| 5.4°C Dublin

'A lot of us realise this is our last shot'


Ronan O'Gara pictured in Queenstown

Ronan O'Gara pictured in Queenstown

Ronan O'Gara pictured in Queenstown

OLDER, wiser and better than ever. That was the positive vibe emanating from Ronan O'Gara at the Irish camp in Queenstown yesterday as the out-half outlined his World Cup goals, individual and collective, with typical forcefulness.

At 34, with 111 Ireland caps and three Lions tours behind him, the Corkman has a glittering CV littered with a host of trophy-winning achievements, ranging from Grand Slams to Triple Crowns, Heineken Cups and Celtic League titles (not forgetting the All-Ireland League trophy he won with Cork Constitution in 1999).

Much to be proud of, but what he cannot dwell upon is a meaningful Irish World Cup campaign and, as he readies himself for his third and final tournament, that is a situation O'Gara is determined to change -- ideally from the position of starting No 10 ahead of Jonathan Sexton.

"There is a perception that I'm sitting on the bench," said O'Gara. "Statistically, it doesn't add up." (O'Gara has started four of the last six internationals.)

"So, from my point of view, I've become really positive and feel I have a big role and I'm important. And so is Johnny, obviously, so it's working out alright . . . and that's not a politician's answer," added O'Gara, stressing that he believes the race for the No 10 jersey is wide open.

"I hope so. That's the way it should be. when you have two good players, if a fellah isn't playing well there's another fellah and in you go, and don't be reading into it about being dropped, or putting your head down."

When Sexton burst onto the international scene with instant impact in 2009, it led to immediate 'changing of the guard' assumptions, reinforced by the new man's consistent excellence for a high-achieving Leinster side.

O'Gara was widely designated for the role of wily 'closer' off the bench, but anyone who has followed his career since he broke through at Munster in the late 1990s should have known he was never going to settle for a secondary position -- and so it has proved.


His form for country and province over the past 12 months, even as Munster struggled in Europe, has been irrepressible. Furthermore, O'Gara has not complained about the unfamiliar situation of not automatically being the main man for Ireland, merely going about making Declan Kidney's out-half selection dilemma as difficult as possible.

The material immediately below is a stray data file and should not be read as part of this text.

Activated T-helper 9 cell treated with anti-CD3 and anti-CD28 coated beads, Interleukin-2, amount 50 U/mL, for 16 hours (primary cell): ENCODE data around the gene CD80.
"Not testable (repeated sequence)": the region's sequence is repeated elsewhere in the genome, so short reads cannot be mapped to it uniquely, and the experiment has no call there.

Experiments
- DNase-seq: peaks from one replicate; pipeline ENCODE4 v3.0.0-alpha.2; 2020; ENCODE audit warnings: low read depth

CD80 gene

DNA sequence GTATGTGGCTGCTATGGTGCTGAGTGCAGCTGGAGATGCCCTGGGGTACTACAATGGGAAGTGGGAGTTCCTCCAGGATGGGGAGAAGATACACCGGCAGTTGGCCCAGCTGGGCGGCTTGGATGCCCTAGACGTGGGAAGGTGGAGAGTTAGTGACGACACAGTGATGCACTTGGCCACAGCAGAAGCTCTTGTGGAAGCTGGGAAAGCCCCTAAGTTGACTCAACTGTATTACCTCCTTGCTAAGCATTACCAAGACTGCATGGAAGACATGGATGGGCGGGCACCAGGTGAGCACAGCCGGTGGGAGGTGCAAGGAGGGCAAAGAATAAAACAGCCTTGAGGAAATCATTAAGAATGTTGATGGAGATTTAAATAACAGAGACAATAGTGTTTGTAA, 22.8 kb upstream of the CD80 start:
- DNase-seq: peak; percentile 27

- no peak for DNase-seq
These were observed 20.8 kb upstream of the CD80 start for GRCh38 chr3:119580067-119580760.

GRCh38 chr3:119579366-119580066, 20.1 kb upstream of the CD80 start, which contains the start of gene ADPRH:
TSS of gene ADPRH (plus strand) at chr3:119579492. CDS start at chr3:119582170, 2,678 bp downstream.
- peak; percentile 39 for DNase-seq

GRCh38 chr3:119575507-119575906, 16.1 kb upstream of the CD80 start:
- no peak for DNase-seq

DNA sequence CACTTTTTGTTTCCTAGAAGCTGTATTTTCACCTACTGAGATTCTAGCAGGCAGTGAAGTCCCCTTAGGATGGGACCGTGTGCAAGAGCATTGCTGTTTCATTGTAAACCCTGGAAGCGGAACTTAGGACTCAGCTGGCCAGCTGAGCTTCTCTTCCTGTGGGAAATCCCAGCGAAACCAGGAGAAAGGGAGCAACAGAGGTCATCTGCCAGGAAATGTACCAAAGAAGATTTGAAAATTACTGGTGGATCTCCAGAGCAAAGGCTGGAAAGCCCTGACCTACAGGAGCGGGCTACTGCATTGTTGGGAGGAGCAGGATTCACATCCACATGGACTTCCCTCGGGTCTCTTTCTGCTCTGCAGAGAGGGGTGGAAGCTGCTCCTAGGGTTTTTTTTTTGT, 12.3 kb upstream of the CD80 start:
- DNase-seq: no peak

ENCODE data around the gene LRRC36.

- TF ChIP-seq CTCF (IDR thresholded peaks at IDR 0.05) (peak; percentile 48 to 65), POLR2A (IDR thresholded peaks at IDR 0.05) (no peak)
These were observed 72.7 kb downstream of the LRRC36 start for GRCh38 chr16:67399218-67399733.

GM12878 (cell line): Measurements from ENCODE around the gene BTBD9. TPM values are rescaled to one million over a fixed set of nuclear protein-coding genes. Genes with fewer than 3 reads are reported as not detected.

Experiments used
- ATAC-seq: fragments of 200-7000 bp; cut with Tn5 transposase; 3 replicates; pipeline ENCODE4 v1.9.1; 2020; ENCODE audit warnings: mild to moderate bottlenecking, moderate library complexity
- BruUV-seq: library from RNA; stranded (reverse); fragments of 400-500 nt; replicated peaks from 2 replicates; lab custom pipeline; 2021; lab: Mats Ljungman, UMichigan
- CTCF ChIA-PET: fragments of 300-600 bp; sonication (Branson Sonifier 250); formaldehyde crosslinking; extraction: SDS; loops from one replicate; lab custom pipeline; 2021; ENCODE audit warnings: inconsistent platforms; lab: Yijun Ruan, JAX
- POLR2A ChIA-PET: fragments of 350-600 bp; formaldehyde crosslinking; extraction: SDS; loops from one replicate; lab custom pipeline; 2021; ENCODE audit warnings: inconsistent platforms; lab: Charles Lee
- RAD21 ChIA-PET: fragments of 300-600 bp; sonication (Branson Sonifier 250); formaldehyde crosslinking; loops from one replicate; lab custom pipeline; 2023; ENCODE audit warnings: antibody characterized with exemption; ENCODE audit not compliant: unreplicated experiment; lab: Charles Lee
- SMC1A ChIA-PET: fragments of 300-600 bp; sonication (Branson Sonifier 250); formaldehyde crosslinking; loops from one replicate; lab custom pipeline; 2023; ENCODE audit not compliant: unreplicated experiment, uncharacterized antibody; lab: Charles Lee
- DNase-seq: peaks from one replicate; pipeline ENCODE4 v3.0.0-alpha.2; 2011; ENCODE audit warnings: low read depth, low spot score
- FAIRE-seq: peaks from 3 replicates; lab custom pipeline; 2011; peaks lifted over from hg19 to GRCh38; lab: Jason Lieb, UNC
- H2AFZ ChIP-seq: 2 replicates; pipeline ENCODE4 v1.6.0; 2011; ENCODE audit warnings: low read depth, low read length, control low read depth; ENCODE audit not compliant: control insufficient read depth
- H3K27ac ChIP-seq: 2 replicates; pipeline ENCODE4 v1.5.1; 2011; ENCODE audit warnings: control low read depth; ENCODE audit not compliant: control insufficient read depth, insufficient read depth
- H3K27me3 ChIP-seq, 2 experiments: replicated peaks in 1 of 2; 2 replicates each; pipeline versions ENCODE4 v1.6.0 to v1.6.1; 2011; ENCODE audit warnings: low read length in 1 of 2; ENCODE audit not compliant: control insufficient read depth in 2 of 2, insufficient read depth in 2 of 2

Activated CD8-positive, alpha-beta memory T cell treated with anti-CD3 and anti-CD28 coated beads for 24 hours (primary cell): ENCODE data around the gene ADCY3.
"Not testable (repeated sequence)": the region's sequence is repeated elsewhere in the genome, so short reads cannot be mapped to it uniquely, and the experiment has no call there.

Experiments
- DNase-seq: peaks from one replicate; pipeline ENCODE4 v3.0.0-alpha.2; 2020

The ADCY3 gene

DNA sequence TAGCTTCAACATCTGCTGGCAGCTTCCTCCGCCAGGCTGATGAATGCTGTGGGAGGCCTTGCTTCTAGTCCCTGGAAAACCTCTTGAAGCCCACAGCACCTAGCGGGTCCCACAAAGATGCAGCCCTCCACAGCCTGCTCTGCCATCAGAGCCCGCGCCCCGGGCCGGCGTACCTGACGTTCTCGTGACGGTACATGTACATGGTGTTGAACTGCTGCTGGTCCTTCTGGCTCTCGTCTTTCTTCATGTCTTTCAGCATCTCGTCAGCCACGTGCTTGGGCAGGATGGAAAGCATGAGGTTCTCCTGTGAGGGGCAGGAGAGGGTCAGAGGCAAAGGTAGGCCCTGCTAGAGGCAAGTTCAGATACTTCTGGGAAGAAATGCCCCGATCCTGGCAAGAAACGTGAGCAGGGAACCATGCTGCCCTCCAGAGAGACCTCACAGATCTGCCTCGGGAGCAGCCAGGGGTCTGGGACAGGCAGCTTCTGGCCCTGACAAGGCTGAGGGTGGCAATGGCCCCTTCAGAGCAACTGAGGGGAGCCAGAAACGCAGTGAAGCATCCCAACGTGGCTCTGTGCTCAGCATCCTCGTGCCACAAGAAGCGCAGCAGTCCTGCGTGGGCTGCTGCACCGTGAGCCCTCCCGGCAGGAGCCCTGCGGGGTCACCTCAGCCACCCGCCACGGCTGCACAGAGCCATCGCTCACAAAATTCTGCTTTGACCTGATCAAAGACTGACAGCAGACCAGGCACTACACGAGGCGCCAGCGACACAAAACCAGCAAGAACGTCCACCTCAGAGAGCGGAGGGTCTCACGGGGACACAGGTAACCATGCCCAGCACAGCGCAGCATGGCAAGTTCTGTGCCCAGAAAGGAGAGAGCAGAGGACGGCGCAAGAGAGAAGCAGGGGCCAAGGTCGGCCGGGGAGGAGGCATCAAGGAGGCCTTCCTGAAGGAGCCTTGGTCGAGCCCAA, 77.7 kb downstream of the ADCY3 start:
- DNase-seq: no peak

And now, as Ireland enter into the ultimate test of the cup rugby O'Gara was brought up on, he knows his level of performance -- even during Ireland's demoralising, four-defeat warm-up campaign -- makes a compelling case for inclusion.

"I was very happy (with August). I had time to reflect coming out here and think about what I want to achieve. It's been good, really, every time I got on the pitch," he said, highlighting his positive contribution to a mixed Six Nations campaign.

He came off the bench to sneak Ireland home against Italy, came on to haul the side back into a position where they could have beaten France and was going well when substituted in Cardiff, before the Welsh fought back to secure a contentious win.

"The Six Nations couldn't have gone much better from my point of view, in terms of the Italy game, we should have beaten France, Sean (Cronin) was unlucky to drop that ball. The Scotland game went well, Wales was alright for 50 minutes -- we were still winning then, not that I'm washing my hands of it (the loss).

"As a 10, I've been lucky with Munster -- you have a platform and a European campaign to launch with. I didn't have that European-wise last year, but the form was really good.

"You have to continuously work on your game and analyse your game, and look for where you can make improvements.

"You always have to have the ability to listen and learn and make improvements. That is what I will definitely continue to do until I am finished playing the game."

Those improvements include O'Gara working hard to expand his attacking game, as he showed with a delightful Phil Bennett-esque shimmy down the right-hand touchline last weekend against England, and he believes he is still getting better.

"It's taken an awful lot of time, not to enjoy it but to express yourself and have a go -- not that I was ever worried about things.

" I'm capable of doing these things; sometimes you get pigeon-holed as being not able to do that, but just go out and play, enjoy yourself. That's exactly the way I'm playing, I'm enjoying the now.

"I'm a better player than 12 months ago and hopefully in six months' time I'll be better again. From my point of view, it's all about the next two months."

And that means helping Ireland to finally hit form at a World Cup, which O'Gara believes is the only way Irish rugby will gain true, global respect.

"It's taken an awful lot of us a fair bit of time to earn respect at European level and it's only when you win European Cups that you deservedly get that respect. At world level we haven't done that and we don't have the respect of people around the world.

"This team disappointed four years ago and in 2003, mentally, we were a bit weak. We were delighted to beat Argentina and then there was a game to be won against Australia, yet we weren't at the pitch mentally to win that.

"This time around, it's driven by the players. A lot of us realise it's our last shot at something big. It's important we go for that, as opposed to finding an excuse and coming home and one club winning a European Cup, that's not good enough. It's limited compensation, because this is a completely different level.

"It's for us to feel content in our own hearts and that comes with winning, being brutally honest about it. There is a big opportunity for us to progress yet it could be humiliating on the other side as well. It's all to play for and that's what excites me."

Most Watched